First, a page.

We offer two experiences – the Maria Edgeworth Centre (an interactive experience) and the Full Experience (Literary and Historical Trail and Maria Edgeworth Centre). Use the forms below to chose which one you would like to book. We accommodate visitors from Ireland or abroad so If you are a tour operator or a school, looking to book a heritage tour in Ireland and would like to include the Edgeworth Experience as part of a Day trip / Educational trip, then please get in touch with us.
Using a combination of audio, imagery and interactive displays the Centre tells story of the Edgeworth family and the history of Early Education in Ireland. Audio and displays are in seven languages. Also on display is the poignant exhibition ‘Scenes from a Disembodied Past’ on the theme of emigration by artist Bernard Canavan.
For group bookings, please contact us via form below.
If you are a tour operator or a school and would like to include the Edgeworth Experience as part of a Day trip/Educational trip then please get in touch with us using the form below as we offer discounted rates for larger groups. A typical tour can last between 1.5 to 3 hours depending on the options you choose. This Experience would make a great educational trip for students in Ireland. Visit our Experience Pages for an overview of what is available.
Maria Edgeworth returned to Longford this week end, and what a delight to meet her again.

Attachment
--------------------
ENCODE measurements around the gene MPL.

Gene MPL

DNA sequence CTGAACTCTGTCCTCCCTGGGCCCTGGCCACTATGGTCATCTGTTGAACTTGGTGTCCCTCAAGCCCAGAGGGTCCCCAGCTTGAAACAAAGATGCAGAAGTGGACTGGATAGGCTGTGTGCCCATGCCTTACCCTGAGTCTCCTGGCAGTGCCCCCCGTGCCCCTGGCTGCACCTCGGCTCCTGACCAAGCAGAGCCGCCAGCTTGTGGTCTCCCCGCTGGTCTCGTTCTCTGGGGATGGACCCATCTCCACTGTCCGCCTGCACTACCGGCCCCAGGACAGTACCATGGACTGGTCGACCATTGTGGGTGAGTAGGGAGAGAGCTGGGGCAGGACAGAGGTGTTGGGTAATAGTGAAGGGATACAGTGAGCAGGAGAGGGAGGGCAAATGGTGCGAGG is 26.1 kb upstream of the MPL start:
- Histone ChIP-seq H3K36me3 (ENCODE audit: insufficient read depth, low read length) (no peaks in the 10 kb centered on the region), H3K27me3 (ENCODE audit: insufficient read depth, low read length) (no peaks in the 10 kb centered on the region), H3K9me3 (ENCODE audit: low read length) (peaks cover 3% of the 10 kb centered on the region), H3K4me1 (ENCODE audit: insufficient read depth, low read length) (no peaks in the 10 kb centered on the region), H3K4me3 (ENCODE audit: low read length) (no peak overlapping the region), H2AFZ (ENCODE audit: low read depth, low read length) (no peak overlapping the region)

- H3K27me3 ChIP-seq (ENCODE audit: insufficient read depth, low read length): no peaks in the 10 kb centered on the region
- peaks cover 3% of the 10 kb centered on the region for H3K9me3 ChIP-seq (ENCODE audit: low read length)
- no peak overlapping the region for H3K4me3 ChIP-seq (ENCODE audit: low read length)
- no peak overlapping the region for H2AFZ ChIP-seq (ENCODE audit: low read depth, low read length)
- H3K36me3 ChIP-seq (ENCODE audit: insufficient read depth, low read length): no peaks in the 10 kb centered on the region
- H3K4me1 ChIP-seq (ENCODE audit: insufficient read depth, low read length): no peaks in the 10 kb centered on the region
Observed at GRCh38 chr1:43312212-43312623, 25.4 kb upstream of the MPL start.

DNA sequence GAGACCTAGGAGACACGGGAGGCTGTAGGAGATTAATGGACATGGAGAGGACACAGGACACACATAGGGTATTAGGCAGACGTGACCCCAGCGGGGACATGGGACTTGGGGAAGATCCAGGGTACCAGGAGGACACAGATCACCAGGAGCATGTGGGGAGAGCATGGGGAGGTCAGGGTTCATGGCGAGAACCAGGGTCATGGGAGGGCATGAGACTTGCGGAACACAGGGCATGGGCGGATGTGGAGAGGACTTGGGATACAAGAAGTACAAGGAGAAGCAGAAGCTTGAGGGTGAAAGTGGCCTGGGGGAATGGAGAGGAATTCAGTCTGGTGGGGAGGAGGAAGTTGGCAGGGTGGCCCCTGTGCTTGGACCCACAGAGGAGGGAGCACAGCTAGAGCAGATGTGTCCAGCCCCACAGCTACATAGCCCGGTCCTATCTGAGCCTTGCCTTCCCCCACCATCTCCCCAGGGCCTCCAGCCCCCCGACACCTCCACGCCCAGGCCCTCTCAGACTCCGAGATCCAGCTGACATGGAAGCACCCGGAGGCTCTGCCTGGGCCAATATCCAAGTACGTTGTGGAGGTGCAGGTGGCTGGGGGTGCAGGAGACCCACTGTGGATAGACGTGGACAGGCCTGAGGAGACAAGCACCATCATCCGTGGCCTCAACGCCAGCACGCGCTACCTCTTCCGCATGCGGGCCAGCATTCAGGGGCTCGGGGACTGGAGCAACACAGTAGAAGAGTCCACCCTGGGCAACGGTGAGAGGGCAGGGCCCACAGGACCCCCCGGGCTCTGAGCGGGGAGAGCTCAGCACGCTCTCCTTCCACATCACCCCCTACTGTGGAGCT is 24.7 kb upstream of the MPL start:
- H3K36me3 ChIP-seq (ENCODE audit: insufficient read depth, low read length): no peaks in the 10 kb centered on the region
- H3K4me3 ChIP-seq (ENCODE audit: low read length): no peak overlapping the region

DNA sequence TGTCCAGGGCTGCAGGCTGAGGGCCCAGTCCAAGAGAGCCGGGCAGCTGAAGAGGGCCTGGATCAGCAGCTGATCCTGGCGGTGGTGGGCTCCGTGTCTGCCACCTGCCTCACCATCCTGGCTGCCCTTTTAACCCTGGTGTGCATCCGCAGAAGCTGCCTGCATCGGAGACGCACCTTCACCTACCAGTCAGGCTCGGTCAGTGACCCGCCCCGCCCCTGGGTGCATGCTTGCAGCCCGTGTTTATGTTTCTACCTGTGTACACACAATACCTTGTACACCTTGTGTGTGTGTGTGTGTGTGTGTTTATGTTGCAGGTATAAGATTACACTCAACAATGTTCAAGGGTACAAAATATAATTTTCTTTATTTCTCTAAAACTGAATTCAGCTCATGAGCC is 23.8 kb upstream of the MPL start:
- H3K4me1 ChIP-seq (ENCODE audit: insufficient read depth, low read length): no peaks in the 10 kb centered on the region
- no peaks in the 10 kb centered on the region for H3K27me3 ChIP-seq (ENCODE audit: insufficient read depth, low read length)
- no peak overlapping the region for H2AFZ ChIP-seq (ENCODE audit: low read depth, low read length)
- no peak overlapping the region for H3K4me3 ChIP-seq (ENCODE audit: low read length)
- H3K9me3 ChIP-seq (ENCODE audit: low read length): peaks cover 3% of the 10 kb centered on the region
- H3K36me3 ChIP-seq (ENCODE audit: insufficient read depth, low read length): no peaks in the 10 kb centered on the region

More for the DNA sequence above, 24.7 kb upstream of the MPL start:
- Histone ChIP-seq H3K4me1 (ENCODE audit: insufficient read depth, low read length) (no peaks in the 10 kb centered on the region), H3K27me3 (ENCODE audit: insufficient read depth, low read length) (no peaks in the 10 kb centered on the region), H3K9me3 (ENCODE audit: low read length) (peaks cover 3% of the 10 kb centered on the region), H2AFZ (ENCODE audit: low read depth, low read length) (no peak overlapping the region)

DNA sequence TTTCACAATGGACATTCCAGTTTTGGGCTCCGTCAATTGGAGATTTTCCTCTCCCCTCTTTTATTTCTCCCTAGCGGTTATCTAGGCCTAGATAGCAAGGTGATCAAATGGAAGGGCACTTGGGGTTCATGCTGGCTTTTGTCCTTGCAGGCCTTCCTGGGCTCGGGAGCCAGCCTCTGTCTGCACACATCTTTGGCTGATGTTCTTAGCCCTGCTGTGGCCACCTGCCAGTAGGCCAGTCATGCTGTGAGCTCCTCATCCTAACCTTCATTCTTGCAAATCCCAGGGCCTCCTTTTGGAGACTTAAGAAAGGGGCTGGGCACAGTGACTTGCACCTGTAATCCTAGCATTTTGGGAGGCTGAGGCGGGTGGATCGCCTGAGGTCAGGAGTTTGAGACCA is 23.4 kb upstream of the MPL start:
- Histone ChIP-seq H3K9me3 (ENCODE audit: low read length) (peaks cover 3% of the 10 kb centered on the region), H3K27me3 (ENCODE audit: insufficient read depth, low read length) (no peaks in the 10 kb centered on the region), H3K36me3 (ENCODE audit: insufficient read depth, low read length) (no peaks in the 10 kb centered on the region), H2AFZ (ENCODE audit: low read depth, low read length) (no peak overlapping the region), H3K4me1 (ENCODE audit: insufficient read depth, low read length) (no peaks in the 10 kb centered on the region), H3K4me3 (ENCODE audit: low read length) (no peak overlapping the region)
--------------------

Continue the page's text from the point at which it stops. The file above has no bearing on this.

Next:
This time she was at the Back Stage Theatre in an adaptation of Castle Rackrent by Johnny Hanrahan with a wonderful cast.
Many years ago, on the Aran Islands, I first read Castle Rackrent, and used one of nature’s wild flowers as a preserved book mark, which happens to be still in Sir Condy’s page. This time I saw the author’s humour anew, with subtleties missed back then, but now superbly highlighted with a great Cast. They enjoyed their role which we in turn enjoyed.
Read more here
Maria Edgeworth is not dead.
She came back to Edgeworthstown today to celebrate her 250th birthday.
She moved quietly along the west wall of the new chapel, noting on her way the full seats, attentive and anticipating. She seemed to approve of this new chapel, not there in her time, but now part of her manor home, and part too of the wider community.
She crossed to the writing desk, the old familiar oak, designed specifically by her prodigiously talented father, Richard Lovell.
John Langan was there. She spoke to him and started to reminisce, and listened to his reassuring common sense.
Read more here